Paul Christensen, 1941 – 2016.

Paul @ TablePaul Christensen died on June 18th, 2016.

Paul was a professor of sociology at the College of Marin for over 40 years, serving as the chairman of the sociology department and as chief negotiator for The United Professors of Marin. A controversial figure on the COM campus, Paul was a tenacious fighter for worker’s rights, brokering one of the strongest teacher contracts in place at any US college. His efforts in this regard earned him a hated reputation among many COM administrators, while also earning him the gratitude and admiration of many of his peers.

Students, likewise, had widely polarized opinions of Paul. Some loved him while others hated him. Comments posted on Rate My Professors range from the laudatory to the insulting, with his outspoken, sometimes “vulgar,” manner being appreciated by some as “awesome” and condemned by others as “repulsive.” Either way, student opinions of Paul were never luke-warm. He was a teacher who left a lasting impression on anyone who sat in his classes.

I am one of those students who loved Paul. In 1982 I had just graduated from high school and was more concerned with riding motorcycles and listening to punk rock music than I was with studying. I began attending the College of Marin mostly to appease my parents, and it was during my first semester there that I enrolled in Paul’s social deviance and problems course. The class, unsurprisingly, was filled with a large number of nonconformist youth, including a gorgeous girl with a purple crew cut who eventually became my wife.

Paul had what it took to grab my attention as a 17-year-old. He was big, – well over 200 pounds – bald and aggressive. He lectured in an informal style, hands in pockets, freely using profanities. During one discussion on the dynamics of state power, I vividly recall him warning the class how in the real world, challenging police authority gives cops the permission to “kill your ass!” Such gruff vulgarities turned some students off, but at that point in my life, Paul was exactly what I needed. He spoke frankly about violence, power, sex; all in a down-to-earth manner that was startling but also attention grabbing and entertaining. Here was a teacher who appealed to my teenage sensibilities, showing me that academic study did not require the adoption of inauthentic affectation or pretension.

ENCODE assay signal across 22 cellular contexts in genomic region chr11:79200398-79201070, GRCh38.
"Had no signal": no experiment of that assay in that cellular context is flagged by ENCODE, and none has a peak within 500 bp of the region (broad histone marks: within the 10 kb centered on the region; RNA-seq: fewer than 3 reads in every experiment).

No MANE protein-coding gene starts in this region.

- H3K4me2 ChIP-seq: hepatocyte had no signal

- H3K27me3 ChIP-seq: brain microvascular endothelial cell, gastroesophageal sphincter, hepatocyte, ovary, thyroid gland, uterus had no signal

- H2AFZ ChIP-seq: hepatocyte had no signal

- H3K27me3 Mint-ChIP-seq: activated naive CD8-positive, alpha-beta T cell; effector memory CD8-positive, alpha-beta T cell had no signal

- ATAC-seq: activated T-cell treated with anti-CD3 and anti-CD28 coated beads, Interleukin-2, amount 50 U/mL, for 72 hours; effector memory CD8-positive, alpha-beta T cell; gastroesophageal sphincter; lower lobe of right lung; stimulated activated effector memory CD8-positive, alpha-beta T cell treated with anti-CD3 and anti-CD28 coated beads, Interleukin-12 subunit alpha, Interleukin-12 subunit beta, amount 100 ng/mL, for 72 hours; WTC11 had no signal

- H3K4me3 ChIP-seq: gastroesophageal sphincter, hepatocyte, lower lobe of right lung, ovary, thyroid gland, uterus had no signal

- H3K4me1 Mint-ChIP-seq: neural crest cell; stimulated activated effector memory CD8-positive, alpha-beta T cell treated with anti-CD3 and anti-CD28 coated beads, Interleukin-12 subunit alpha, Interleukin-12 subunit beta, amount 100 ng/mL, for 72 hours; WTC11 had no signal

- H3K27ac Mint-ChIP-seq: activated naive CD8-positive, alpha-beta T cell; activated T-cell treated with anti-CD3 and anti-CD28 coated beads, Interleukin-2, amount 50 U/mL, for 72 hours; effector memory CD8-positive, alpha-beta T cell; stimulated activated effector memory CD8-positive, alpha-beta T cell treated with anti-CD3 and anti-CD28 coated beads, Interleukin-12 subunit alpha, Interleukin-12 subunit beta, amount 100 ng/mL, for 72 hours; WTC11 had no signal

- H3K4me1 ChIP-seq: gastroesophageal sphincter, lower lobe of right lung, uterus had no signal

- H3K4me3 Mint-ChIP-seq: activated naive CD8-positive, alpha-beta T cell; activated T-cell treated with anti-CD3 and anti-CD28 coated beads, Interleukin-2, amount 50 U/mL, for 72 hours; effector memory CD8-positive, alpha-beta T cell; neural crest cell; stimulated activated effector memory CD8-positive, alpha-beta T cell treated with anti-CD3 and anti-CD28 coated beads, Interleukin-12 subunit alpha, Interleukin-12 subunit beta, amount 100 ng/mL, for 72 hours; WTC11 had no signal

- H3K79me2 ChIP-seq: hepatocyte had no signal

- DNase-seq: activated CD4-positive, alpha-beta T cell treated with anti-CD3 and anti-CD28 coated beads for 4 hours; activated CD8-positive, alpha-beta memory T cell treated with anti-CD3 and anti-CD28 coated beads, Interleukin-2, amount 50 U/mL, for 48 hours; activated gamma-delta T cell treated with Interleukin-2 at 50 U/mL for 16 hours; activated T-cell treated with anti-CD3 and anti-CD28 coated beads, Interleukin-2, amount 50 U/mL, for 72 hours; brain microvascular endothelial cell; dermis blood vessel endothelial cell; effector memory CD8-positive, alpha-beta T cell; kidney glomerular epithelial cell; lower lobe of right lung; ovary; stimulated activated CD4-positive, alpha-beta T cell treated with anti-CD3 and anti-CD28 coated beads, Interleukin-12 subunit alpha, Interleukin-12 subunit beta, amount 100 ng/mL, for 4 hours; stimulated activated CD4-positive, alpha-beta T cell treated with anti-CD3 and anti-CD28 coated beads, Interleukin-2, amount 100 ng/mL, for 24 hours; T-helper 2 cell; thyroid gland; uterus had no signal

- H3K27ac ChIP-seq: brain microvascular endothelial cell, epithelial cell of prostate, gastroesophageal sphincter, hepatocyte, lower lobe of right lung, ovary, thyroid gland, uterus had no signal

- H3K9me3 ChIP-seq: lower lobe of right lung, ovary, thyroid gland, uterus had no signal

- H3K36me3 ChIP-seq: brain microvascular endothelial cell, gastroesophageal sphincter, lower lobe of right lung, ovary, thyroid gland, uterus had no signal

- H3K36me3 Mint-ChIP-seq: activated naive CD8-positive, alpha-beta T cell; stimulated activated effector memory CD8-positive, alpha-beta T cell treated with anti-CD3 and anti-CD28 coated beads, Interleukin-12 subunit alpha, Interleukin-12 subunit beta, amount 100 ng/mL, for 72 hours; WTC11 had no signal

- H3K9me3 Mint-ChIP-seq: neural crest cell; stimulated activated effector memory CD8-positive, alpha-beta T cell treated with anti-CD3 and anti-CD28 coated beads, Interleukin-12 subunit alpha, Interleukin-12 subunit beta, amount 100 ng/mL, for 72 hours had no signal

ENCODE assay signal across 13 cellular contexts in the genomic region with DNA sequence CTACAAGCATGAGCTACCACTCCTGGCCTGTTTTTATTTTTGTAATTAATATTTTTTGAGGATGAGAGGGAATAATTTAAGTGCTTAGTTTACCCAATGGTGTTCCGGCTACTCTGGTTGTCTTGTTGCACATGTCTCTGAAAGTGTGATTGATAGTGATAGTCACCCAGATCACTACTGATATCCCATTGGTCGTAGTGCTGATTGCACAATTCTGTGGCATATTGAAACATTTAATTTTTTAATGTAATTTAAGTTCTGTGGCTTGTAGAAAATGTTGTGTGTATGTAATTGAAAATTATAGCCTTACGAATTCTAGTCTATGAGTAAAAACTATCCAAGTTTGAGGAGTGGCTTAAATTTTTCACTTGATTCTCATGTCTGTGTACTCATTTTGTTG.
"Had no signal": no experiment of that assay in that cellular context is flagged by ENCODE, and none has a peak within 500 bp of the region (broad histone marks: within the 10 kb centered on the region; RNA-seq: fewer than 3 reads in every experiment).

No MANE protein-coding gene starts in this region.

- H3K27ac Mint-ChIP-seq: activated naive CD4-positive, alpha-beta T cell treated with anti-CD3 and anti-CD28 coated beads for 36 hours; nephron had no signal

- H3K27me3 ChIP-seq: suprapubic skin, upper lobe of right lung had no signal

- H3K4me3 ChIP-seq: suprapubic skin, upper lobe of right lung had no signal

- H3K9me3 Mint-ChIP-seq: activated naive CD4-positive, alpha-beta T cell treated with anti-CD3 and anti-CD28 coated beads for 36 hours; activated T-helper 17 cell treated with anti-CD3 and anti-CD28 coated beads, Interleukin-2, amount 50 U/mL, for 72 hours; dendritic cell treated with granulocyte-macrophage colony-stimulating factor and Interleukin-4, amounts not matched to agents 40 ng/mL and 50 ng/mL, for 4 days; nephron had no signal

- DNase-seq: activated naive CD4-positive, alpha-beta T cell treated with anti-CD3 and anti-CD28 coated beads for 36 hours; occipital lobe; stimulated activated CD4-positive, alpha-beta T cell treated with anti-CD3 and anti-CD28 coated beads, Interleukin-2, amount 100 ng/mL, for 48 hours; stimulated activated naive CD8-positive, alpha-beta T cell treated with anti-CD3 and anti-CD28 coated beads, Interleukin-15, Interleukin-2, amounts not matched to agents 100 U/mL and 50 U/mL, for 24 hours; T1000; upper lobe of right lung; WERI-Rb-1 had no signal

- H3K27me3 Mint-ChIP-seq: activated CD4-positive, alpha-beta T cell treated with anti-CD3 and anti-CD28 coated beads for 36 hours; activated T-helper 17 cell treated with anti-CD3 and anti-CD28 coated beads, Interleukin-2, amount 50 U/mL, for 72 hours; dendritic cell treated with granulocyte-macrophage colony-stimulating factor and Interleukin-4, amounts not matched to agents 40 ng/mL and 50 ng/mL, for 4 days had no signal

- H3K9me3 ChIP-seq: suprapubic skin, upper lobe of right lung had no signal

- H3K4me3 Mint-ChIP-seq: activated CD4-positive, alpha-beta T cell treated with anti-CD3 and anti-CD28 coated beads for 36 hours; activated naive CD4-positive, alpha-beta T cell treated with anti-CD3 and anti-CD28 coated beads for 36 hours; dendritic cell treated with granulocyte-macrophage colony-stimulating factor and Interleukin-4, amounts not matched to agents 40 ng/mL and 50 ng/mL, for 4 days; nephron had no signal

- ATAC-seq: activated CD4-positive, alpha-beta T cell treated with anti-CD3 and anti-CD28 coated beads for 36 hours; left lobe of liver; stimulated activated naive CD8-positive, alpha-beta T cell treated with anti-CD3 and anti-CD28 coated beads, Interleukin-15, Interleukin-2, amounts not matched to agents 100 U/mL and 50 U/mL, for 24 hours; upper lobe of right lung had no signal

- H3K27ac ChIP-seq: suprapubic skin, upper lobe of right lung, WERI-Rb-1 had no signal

I recall being overwhelmingly excited that a block of the social deviance and problems class was devoted to the study of punk rock. In connection with this, Paul introduced students to Dick Hebidge’s classic Subculture: The Meaning of Style, a book that remains a landmark in subcultural studies, and to the works of Erving Goffman and Edwin Pfuhl. At that pivotal point in my life, he showed me that it was possible to apply serious academic theory to things of intimate importance to me; things that were a part of my own experience. He taught me that I could bend my educational experience to fit my own passions and interests rather than passively allowing myself to be bent by the school establishment.

After leaving the College of Marin – and because of Paul’s inspiration – I went on to study sociology at both the undergraduate and graduate levels. I eventually decided to switch my focus to philosophy; a switch that Paul at one point told me amounted to “the same thing.” All through the years I pursued studies in philosophy, Paul’s influence remained present in my mind, and indeed, I count him as one of three professors throughout my life who have (knowingly or unknowingly) been my most important guides and role models. With his death, only one of these role models now remains.